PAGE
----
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Serena Williams defeated in U.S. Open semis by Karolina Pliskova

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  — Serena Williams was upset in the U.S. Open semifinals for the second year in a row, beaten 6-2, 7-6 (5) by 10th-seeded Karolina Pliskova of the Czech Republic on Thursday night.

Williams, who clutched at her left leg between points in the second set, double-faulted to end it.

Afterward, her coach, Patrick Mouratoglou, said Williams injured her left knee in the quarterfinals.

The loss prevents Williams from earning her seventh championship at Flushing Meadows and 23rd major title overall, which would both have been Open-era records.

It also means Williams’ 3½-year reign at No. 1 in the WTA rankings will end. She will be overtaken on Monday by current No. 2 Angelique Kerber, who was to face Caroline Wozniacki in Thursday’s second semifinal.

A year ago, Williams’ bid for a calendar-year Grand Slam ended when she lost in the U.S. Open semifinals to unseeded Roberta Vinci of Italy in the semifinals.

This was the 33rd major semifinal of Williams’ career, and the first for Pliskova, who beat the 34-year-old American’s older sister Venus in the fourth round. Pliskova is only the fourth woman to beat both Williams siblings during the same Grand Slam tournament.

And to think: The 24-year-old Pliskova had never been past the third round in 17 previous appearances at majors.

But on Thursday, she certainly looked the part of an up-and-comer with the strokes and demeanor to go far.

The temperature was in the low 80s, and the air was muggy and still, and Williams kept using the pleats of her black-and-pink skirt to wipe her sweaty palms between points.

Watching Williams miss shot after shot — 31 unforced errors in all — one couldn’t help but wonder why.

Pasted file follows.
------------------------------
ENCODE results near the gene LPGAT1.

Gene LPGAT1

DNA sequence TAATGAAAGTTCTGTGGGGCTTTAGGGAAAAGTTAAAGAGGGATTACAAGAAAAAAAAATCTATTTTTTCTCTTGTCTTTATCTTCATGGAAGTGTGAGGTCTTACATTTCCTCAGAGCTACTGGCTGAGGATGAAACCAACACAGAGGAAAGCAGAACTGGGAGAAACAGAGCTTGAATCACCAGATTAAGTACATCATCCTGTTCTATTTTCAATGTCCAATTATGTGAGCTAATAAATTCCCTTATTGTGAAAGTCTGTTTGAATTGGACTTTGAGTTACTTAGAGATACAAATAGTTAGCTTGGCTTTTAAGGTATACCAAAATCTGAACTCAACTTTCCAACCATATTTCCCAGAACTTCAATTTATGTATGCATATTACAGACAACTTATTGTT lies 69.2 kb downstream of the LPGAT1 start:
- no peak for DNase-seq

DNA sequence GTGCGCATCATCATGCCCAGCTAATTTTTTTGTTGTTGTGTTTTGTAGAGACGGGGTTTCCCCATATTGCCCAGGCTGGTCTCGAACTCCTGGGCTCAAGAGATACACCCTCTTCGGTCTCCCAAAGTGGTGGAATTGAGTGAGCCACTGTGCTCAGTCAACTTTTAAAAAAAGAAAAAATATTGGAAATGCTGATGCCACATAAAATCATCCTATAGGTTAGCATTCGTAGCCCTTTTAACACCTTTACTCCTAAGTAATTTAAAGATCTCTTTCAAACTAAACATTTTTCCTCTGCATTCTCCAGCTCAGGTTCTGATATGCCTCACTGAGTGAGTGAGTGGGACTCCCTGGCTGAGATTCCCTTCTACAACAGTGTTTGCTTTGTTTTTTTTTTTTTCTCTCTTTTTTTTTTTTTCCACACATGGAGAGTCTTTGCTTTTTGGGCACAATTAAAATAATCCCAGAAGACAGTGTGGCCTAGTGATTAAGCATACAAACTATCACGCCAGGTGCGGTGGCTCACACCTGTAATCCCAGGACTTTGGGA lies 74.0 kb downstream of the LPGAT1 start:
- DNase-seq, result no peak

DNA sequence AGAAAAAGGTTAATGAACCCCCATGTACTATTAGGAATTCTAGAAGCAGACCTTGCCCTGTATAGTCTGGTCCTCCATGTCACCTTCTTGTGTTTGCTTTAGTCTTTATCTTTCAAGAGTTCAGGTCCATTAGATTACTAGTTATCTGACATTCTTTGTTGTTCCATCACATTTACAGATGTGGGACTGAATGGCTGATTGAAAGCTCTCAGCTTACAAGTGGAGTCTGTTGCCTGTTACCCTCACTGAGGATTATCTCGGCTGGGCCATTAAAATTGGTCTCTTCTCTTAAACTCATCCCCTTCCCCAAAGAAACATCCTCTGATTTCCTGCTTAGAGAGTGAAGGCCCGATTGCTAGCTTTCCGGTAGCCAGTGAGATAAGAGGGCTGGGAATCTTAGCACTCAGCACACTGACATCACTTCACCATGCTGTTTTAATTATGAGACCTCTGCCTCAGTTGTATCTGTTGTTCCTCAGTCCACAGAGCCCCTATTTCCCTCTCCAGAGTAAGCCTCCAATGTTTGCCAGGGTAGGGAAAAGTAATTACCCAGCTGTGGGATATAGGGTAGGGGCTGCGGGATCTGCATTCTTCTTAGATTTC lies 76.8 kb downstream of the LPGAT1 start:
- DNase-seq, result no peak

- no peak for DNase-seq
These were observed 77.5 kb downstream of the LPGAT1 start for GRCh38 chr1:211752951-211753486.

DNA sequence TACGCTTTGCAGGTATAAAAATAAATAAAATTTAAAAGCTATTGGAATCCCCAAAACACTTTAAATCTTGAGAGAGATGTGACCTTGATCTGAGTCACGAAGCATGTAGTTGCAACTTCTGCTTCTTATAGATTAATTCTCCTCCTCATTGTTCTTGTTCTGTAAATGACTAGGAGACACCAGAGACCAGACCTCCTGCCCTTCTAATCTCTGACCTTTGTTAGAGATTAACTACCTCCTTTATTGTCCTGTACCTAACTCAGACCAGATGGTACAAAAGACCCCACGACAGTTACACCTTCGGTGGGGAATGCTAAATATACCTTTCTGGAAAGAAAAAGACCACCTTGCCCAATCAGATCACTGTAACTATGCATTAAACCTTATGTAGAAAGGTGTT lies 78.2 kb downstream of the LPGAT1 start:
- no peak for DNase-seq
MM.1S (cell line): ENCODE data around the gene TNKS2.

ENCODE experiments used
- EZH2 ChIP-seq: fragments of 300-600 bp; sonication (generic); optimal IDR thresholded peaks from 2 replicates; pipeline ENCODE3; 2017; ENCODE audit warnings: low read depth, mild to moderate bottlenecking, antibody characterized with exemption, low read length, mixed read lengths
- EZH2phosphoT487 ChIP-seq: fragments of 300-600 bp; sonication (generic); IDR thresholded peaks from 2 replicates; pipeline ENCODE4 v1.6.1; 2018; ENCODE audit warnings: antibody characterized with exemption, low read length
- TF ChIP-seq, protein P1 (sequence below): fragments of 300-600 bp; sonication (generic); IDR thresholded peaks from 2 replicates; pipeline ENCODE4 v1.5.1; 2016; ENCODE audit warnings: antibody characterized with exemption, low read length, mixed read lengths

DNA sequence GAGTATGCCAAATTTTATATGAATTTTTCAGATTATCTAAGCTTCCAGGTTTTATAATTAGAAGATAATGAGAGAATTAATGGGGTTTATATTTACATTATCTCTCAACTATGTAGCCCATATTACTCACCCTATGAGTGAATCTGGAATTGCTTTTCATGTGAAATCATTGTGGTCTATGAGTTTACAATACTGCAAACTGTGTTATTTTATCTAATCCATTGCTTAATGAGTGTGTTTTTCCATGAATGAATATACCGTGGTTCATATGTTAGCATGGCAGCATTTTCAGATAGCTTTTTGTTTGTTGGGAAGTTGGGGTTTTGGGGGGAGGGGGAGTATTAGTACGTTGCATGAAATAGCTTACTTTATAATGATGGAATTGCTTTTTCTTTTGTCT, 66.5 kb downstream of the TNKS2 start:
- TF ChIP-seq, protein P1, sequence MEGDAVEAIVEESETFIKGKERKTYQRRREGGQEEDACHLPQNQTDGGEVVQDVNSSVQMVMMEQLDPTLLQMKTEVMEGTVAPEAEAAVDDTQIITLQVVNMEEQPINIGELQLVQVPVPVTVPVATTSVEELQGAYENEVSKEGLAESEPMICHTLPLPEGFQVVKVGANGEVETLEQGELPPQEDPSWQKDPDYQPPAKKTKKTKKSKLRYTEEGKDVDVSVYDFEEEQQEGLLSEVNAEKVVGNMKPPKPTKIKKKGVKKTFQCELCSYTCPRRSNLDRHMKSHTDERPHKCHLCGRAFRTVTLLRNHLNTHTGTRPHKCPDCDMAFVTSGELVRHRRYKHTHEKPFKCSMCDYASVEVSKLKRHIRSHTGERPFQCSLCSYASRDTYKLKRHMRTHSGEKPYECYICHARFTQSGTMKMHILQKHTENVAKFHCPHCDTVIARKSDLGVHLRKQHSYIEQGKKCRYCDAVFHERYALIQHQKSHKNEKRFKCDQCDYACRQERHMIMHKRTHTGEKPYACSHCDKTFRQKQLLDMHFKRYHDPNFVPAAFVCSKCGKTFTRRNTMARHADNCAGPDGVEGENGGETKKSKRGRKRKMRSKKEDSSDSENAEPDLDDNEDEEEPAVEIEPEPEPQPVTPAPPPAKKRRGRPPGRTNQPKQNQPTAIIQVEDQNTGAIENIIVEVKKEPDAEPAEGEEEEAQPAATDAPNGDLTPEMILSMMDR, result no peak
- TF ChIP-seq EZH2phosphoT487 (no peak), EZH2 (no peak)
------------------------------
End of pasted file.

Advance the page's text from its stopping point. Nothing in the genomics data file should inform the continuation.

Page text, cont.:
One thought: Maybe it was a recurrence of the soreness in her right shoulder that became bothersome in the days right after she won singles and doubles titles at Wimbledon two months ago. Or perhaps it was the toll of the grueling three-set quarterfinal against Simona Halep that concluded less than 22 hours before the semifinal started. But by the latter stages, Williams kept reaching for her left leg.

“She was not moving at all today,” Mouratoglou said. “There was no match.”

Still, Pliskova surely had a lot to do with Williams’ woes. Pliskova’s power is of the sort that Williams so rarely is forced to confront — much like the difficulties the American’s own game presents others.

Pliskova serves well, leading the tour in aces this season, and her angled offerings gave Williams fits. She also returns well, often sending stinging responses right at Williams’ feet, leaving her no time to react properly. And when they engaged in lengthy baseline exchanges, Pliskova’s deep, flat groundstrokes were able to produce the rare sight of Williams back on her heels.

All of 7 minutes in, Pliskova showed she was not shaken by any of it — the stage, the setting, the stakes or the foe — and was going to make this a struggle for Williams. Getting all sorts of pace on returns, including on a 104 mph serve at break point, when Williams sent a backhand long to trail 2-1.

Williams yelled out, “Ai-yai-yai!” and slapped her left thigh.

Pliskova broke again, this time at love, to lead 5-2 thanks to a double-fault and a trio of miscues by Williams. That was part of a stretch in which Pliskova grabbed 10 of the first set’s last 11 points.

Not much later, things were looking decidedly dicey for Williams when she sailed a backhand long to get broken and trail 3-2 in the second. Pliskova, who betrayed little emotion otherwise on this evening, leaned over and pumped her fists.